Tempera meets tech: Taisia Korotkova's retro-futurism
The artist who has made a name for herself in depicting hi-tech and modern science in the technique of the quattrocento has opened a new exhibition at the State Tretyakov Gallery, continuing the exploration of Soviet military ruins and their folkloric allure.
There is an immediate schism between subject matter and medium, which begs for attention in the work of Taisia Korotkova (b. 1980): She portrays scientific and technological subjects – satellites, incubators, computers, atomic reactors, hydron colliders and medical machinery – using the antiquated medium of egg tempera on gesso-primed panel, widespread half a millennium ago, before the renaissance popularised oil paint.
She asked her icon-painter father to teach her this technique and she liked it. “Because you can achieve real depth, you get a luminosity of colour in the paint. When you mix the ground pigment and egg yolk, if you look at it through a microscope, you can see it has a porous surface, when the work is coated with boiled linseed oil at the end it saturates that surface and the light refracts making the colour very deep, saturated.”
Her scientific de-mystification of tempera is counterpoised with her aesthete’s eye cast over science. This juxtaposition is a very effective opening for the broadest territory of inquisition, where she manages to balance successfully in the middle, a tightrope walker between the worlds of art and science. “I wanted to explore the relationships between the public and the private and scientific progress and the human factor, using old painting techniques to show how alluring yet eerie the world of new technologies is,” explains Korotkova in relation to Reproduction, a painting series devoted to the factory of contemporary childbirth such as IVF, incubators, neonatal intensive care. The series won her Russia’s foremost award in contemporary art in 2010, the Kandinsky prize, in the category ‘Young Artist. Project of the Year’.
Perhaps her established status now allows her to experiment in more ambiguous and daring media and modes of self-expression. Moving away from the easel, her latest solo exhibition, ‘Dark Forest’ (April 29 – June 13, 2021), includes installations and showcases a set of huge drawings dedicated to the subject of derelict soviet military objects, such as bunkers, observatories, testing-grounds.
The artist conducted most of her research reading blogs written by so-called stalkers, people who seek out and explore these classified objects. Their accounts are laden with folkloric mystical flair, framing them as intrepid heroes. Framing the objects in forest landscapes sometimes with suggestive and fantastical foliage (cactus and fir side by side), she plays into this mystification, evoking both classical fairy-tale illustrations and Soviet science fiction settings. This is, in fact, a continuation of her earlier tempera series ‘Closed Russia’ – where various classified locations – either secret towns, experimental grounds or the inside of experimental scientific institutions, eerie dystopian ruin landscapes, or radioactive waste processing plants – are painted in a luminescent tempera. But the second installments are executed on the reverse of rolls of tablecloth (the cheap plastic kind found at any dacha), some as huge as 6.5 metres long – these scrolls might resemble the hidden works of an obsessive auto-didact.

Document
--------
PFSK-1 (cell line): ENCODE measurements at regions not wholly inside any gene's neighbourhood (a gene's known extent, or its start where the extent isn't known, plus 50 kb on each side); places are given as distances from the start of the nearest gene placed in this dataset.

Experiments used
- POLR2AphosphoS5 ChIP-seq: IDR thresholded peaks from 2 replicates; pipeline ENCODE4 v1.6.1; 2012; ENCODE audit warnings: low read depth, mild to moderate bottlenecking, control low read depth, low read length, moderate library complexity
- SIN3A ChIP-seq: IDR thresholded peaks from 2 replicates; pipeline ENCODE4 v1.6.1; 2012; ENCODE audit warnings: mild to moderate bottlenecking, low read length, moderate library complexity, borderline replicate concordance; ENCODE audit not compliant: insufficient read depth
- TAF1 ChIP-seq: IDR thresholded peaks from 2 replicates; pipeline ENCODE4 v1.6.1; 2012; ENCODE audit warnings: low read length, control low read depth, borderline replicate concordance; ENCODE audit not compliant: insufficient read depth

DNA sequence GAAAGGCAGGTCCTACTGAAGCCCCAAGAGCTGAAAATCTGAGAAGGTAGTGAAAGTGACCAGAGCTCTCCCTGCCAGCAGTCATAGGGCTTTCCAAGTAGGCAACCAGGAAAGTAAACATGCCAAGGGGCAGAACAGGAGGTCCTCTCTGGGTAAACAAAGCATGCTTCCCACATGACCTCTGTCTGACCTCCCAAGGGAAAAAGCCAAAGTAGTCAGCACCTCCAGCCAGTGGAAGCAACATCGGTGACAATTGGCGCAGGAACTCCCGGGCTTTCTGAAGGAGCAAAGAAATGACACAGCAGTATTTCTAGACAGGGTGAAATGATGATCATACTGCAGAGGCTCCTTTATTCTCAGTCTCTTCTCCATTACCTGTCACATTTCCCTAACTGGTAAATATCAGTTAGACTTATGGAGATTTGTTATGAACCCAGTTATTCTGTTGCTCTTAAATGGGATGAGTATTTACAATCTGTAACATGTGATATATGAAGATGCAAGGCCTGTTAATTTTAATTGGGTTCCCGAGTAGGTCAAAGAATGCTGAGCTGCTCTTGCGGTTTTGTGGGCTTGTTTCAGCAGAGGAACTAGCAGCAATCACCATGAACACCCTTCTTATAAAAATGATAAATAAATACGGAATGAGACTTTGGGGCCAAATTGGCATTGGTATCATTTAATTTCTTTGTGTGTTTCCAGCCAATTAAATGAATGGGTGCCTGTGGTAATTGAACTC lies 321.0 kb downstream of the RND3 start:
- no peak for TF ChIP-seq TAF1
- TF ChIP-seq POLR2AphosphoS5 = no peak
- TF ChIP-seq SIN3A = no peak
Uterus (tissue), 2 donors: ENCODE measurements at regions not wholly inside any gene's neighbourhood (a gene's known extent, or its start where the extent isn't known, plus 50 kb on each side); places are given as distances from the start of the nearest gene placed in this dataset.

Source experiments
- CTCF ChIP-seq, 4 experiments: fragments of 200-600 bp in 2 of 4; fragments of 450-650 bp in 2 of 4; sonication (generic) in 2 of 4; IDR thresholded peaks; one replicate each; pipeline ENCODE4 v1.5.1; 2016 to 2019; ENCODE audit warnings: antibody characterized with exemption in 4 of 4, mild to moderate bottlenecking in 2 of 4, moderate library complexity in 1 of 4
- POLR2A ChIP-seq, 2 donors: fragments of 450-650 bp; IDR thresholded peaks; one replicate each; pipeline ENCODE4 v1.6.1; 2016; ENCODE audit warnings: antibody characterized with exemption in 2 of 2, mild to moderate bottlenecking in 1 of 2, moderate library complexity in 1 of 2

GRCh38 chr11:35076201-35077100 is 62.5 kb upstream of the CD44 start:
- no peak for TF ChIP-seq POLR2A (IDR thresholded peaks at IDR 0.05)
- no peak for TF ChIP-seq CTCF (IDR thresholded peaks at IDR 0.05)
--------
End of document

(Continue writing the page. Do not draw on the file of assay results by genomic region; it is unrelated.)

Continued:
In fact, they are far from it. Korotkova has had an extremely rigorous and thorough art education. She was born in Moscow and is now based in Italy. Coming from a family of artists (her grandfather Nikolai Sukoyan (1915--2009) was the main architect of the New Tretyakov Gallery building where Korotkova’s exhibition takes place), she imbued the canon of classical painting from earliest childhood. She studied at the foremost fine art institutions of Moscow: a seven year preparatory arts school, followed by another six years at the Surikov Institute. This simultaneously with courses at Russia’s first and foremost private Institute of Contemporary Art (IPSI). It amounts to a huge educational baggage for which she is grateful, saying that everything she learnt at every stage was interesting and comes in handy.
Denying the opposition of traditional and contemporary art in Russia, Korotkova here embraces both schools of thought, opening up a space of dialogue and positive mutual contamination. She says she sees her academic background and immense mastery therein achieved as an instrument, or an artistic arsenal, which we can see her deftly deploying. She is a meticulous researcher, a master of many techniques, adept in colour composition, anatomy, chiaroscuro; her works are laced with overt and covert art-historical references. What appears almost a photorealistic representation is, in fact, a masterfully collated and crafted fabrication. A multi-layered question. The questions of what art is called to represent, in relation to time and memory, individuality, national history, the place of humans in relation to their surroundings – natural and artificial, experimental successes and failures, the role of machines in contemporary life. The temporality and power of scientific achievement.
Opening up this space of questioning for the viewer, her own position is intentionally ambivalent and modest:
“I’m ironic about everything”
“I’m an artist and I love with my eyes”
“At the moment I love science fiction”
Taisia Korotkova. Dark Forest
April 29 – June 13, 2021